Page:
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|Predecessor||Holley Computer Products|
|Parent||Control Data Corporation|
CPI's precursor, Holley Computer Products, was formed as a joint venture between Control Data Corporation (CDC) and the Holley Carburetor Company in April 1962. Holley developed and produced a series of drum printers. In June 1964, CDC bought out Holley and partnered with NCR and ICL to form CPI in Rochester.
In the early 1970s CPI also had a branch in Valley Forge, Pennsylvania. This division made punched card readers and 9-track magnetic tape drives for both parent companies (CDC and NCR).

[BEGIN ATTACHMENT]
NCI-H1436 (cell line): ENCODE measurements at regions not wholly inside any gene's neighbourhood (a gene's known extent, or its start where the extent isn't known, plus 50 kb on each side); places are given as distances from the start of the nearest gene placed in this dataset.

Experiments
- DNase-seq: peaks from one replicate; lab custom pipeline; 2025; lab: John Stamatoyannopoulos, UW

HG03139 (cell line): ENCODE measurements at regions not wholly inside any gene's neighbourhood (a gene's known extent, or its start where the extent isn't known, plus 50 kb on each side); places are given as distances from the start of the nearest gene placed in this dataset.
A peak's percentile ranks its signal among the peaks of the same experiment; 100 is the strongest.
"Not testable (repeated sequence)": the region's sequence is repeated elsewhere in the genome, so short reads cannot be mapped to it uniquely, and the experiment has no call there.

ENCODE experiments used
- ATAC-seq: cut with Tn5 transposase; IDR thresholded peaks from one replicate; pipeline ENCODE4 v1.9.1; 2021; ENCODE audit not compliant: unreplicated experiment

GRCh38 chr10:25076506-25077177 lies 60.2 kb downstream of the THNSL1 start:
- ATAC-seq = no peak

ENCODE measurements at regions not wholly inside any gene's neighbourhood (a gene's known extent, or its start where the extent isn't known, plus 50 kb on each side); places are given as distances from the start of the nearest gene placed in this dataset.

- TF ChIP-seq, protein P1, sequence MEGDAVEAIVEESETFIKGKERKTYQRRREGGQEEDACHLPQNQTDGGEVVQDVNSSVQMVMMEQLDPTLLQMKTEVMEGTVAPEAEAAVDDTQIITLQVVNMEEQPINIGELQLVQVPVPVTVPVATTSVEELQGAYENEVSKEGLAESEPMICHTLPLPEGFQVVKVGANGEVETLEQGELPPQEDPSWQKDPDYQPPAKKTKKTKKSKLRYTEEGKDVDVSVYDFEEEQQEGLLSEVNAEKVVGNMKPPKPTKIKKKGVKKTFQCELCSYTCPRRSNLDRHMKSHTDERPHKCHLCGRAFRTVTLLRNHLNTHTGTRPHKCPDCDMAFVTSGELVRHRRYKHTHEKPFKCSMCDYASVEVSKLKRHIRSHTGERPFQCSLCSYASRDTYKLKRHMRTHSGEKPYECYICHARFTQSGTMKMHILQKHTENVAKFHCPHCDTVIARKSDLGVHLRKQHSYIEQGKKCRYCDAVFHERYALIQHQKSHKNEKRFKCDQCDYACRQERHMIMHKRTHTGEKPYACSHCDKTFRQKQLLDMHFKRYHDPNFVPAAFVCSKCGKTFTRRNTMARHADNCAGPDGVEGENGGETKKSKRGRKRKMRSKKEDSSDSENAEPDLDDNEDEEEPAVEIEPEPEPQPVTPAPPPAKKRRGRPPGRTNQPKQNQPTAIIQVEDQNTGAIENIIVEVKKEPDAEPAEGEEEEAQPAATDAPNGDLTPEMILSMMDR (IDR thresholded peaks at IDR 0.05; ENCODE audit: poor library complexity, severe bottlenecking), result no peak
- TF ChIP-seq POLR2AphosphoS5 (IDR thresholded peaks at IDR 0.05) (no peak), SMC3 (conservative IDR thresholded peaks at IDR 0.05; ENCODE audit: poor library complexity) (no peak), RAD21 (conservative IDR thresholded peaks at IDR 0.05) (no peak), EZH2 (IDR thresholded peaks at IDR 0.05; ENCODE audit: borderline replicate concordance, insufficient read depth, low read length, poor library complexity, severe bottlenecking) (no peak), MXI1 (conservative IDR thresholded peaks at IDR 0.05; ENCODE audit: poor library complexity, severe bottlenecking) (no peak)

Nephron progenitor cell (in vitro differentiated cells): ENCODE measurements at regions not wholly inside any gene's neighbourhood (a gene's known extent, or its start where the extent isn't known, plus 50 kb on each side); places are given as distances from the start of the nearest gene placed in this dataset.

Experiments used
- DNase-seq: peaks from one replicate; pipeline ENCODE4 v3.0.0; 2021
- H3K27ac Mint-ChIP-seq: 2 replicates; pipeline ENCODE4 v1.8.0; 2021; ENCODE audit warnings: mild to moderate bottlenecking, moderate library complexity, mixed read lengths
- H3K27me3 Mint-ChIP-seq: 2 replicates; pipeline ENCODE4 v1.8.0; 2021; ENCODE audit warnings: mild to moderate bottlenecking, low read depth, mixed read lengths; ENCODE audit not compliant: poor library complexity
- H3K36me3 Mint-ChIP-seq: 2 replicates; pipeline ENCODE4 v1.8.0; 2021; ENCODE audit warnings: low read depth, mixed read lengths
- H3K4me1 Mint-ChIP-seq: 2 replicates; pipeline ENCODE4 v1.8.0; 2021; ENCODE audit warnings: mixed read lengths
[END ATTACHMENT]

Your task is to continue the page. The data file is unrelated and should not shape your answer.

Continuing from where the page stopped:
In 1978 CDC bought controlling interest of CPI. CPI produced several train printers under the CDC and Fastrain brands, including the CDC Model 512 (1967), the Fastrain A 1200 LPM (1969) and the Fastrain 9372-III 2000 LPM (1976).
In 1977, CPI began manufacturing printers at a factory in Stevenage, Herts, UK that was originally used for the manufacture of ICL1900 computers. By 1979, the factory also made 9-track tape drives which were used in ICL and CDC computers, and were sold with industry-standard interfaces for use with other manufacturer's computers.
In 1982, CDC acquired a controlling interest in Centronics in exchange for CPI and $25 million in cash. CPI was merged into Centronics and eventually the Rochester facility was closed.
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